The Films of Polari LGBT Film Festival

The film festival formerly known as the Austin Gay and Lesbian International Film Festival kicks off this week with a diverse lineup of movies you won’t want to miss.

BY Jase Peeples

October 15 2013 3:00 AM ET

Film: The New Black
Venue: Stateside Theater
Time: 8:45 p.m. Friday
Synopsis: An explosive new documentary that uncovers the complicated and often combative histories of the African-American and LGBT civil rights movements, this thought-provoking film offers a fresh and galvanizing perspective on the hot-button issue of gay marriage. At once forcefully political and profoundly personal, The New Black introduces audiences to some of the unsung heroes of marriage equality. Sharon Lettman-Hicks is the executive director of the National Black Justice Coalition, a civil rights organization dedicated to empowering black LGBT people. An intellectual powerhouse in public, back at home she wrestles with a family who openly criticizes her sexuality. Karess Taylor-Hughes and Samantha Masters are two young but incredibly bold warriors who hit the streets of Baltimore with charismatic conviction, determined to convince reluctant community members to support their rights. And popular gospel singer Tonéx (Anthony Charles Williams II) breaks all taboos when he refuses to remain silent about his sexuality within the stereotypically homophobic black church. A rare gem of a crowd-pleasing doc, The New Black has won numerous Audience Awards from AFI Docs to Frameline, and should be required viewing for anyone who cares about the right to love.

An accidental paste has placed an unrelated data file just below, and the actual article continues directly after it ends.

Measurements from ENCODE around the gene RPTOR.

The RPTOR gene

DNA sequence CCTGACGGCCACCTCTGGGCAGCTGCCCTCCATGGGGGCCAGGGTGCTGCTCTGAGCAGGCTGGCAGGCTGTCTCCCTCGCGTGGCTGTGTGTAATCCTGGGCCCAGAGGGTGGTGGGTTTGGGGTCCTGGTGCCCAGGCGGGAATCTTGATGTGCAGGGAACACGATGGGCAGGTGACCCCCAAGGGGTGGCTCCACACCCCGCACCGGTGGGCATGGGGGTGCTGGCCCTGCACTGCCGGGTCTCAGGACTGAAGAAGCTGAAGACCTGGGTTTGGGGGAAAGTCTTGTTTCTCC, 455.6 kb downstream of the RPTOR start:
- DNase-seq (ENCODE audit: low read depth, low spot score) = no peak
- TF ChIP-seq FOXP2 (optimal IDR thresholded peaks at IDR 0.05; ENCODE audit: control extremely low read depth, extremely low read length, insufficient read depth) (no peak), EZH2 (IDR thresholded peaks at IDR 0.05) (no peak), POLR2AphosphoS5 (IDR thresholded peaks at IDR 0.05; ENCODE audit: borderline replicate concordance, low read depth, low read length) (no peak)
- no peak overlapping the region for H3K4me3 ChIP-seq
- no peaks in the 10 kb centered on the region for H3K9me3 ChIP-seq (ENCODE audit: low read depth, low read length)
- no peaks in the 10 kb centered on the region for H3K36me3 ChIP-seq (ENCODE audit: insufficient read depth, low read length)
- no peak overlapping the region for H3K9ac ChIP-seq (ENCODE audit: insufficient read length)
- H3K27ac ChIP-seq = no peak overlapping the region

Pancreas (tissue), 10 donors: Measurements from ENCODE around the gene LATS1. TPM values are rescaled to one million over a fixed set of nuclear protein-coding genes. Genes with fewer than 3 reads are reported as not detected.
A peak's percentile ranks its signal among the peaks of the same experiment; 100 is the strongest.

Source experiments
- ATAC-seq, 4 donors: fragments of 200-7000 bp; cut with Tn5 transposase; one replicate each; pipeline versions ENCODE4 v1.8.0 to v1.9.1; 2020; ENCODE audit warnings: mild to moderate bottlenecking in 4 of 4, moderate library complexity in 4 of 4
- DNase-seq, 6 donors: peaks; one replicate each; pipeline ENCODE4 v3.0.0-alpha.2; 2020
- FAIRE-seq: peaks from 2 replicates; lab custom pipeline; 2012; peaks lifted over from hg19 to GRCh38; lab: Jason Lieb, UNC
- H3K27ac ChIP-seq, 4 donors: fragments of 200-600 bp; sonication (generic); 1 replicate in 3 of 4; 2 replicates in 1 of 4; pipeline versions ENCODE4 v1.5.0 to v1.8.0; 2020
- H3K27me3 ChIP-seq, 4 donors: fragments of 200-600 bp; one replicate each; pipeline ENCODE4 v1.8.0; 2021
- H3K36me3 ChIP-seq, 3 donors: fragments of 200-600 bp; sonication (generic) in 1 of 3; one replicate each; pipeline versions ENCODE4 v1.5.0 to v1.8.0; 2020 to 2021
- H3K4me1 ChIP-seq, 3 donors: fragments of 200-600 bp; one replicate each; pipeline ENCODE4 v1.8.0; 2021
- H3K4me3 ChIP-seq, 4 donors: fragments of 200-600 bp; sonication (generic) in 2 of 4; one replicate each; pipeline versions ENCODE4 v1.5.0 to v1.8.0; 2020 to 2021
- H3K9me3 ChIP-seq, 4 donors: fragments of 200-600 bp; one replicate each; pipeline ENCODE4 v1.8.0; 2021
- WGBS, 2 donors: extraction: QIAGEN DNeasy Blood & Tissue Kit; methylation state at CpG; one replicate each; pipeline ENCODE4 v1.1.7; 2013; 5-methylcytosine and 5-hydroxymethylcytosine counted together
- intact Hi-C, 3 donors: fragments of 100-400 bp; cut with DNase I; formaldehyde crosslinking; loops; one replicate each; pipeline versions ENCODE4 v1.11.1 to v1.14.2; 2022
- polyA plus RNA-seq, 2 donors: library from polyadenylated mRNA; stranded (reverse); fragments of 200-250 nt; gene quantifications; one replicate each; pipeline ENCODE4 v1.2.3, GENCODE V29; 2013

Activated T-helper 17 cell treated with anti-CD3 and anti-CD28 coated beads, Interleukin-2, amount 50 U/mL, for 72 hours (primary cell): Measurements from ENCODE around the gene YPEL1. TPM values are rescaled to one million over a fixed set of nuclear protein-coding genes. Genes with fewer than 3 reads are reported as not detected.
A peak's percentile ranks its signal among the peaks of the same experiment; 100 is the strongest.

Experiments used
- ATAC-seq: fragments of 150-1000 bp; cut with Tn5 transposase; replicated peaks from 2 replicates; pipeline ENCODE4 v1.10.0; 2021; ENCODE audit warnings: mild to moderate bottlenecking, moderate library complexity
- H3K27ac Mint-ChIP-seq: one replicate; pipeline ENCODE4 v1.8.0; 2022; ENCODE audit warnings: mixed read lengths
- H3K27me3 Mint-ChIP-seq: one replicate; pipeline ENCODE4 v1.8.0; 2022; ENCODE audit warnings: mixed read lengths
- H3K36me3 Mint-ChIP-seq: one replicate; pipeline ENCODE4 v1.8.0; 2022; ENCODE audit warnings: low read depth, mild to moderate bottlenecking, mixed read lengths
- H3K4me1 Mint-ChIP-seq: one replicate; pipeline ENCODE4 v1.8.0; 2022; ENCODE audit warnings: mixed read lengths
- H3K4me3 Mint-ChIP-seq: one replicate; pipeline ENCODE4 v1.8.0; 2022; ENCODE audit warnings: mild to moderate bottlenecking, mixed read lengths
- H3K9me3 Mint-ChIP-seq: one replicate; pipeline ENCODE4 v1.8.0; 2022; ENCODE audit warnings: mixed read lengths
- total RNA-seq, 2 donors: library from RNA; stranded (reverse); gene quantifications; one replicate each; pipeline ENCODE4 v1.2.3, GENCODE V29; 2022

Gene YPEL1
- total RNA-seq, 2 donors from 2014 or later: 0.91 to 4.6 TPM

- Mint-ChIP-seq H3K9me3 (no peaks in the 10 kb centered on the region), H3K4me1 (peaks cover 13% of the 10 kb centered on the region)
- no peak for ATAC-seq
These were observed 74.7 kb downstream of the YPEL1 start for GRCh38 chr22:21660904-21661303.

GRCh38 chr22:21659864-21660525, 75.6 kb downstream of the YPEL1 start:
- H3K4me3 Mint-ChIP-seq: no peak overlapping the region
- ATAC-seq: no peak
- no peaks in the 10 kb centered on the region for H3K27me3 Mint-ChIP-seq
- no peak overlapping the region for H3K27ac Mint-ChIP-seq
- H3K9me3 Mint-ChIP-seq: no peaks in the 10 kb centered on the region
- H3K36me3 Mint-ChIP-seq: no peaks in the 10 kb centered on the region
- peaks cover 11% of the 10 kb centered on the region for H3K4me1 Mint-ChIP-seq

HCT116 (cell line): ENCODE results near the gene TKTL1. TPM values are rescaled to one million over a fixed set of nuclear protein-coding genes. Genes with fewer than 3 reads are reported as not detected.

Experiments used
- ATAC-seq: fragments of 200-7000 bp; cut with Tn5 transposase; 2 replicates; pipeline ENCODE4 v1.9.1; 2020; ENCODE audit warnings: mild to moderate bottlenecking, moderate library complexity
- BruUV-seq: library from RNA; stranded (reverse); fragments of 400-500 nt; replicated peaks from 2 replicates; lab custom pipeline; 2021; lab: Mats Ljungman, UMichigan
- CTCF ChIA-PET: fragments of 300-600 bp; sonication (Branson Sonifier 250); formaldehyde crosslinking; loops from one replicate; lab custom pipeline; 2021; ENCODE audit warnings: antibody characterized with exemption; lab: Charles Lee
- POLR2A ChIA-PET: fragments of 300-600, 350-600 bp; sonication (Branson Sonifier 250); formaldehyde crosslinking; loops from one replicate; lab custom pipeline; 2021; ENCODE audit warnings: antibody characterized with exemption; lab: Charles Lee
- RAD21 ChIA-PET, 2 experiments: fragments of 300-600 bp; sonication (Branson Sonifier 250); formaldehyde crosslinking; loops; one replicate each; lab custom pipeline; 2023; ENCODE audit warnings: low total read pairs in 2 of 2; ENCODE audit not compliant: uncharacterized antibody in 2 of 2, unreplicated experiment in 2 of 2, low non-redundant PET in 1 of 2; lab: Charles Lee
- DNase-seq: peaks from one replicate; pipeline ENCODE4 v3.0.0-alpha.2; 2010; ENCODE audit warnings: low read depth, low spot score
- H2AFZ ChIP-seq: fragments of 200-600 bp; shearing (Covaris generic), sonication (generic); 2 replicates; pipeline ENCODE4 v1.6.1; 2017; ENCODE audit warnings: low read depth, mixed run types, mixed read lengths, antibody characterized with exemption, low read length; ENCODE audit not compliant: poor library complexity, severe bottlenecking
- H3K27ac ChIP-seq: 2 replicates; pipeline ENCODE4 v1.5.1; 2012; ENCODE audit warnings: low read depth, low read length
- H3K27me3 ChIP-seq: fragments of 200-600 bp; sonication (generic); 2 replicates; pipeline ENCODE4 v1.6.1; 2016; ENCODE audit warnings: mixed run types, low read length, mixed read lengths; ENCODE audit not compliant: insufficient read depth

Film: God Loves Uganda
Venue: Stateside Theater
Time: 12 noon Saturday
Synopsis: Last year’s documentary spotlight and Jury Award Winner Call Me Kuchu offered an unforgettable account of gay activist David Kato and the courageous fight for LGBT rights in Uganda. God Loves Uganda, an exemplary documentary in its own right, contributes greatly to a further understanding of the dire situation in this African country. Keenly focused on the influx of virulently antigay American missionaries into Uganda, this Sundance Film Festival favorite shows how self-righteous ministers from the U.S., who are largely discredited abroad, have taken hold of the nation’s imagination, spreading their hateful messages and inducing politicians to put forward the country’s infamous “kill the gays” legislation. Galvanizing and maddening, God Loves Uganda also contains moments of dark humor, supplied by the missionaries’ laughably absurd logic, as well as hints of optimism, largely inspired by the unbelievable bravery of Bishop Christopher Senyonjo, who has taken up the cause of LGBT rights in Uganda against seemingly insurmountable odds.

Film: The Choreography of Difference: Identity Shorts
Venue: Alamo Drafthouse Cinema at the Ritz
Time: 12 noon Saturday
Synopsis: Identity is up for the debate in this eclectic collection of shorts covering the gamut from transgender performance to lesbian body-positive empowerment. Shorts in the screening include Natives, I’m Yours, Aquaporko, A World for Raul, and Performing Girl.

Tags: film

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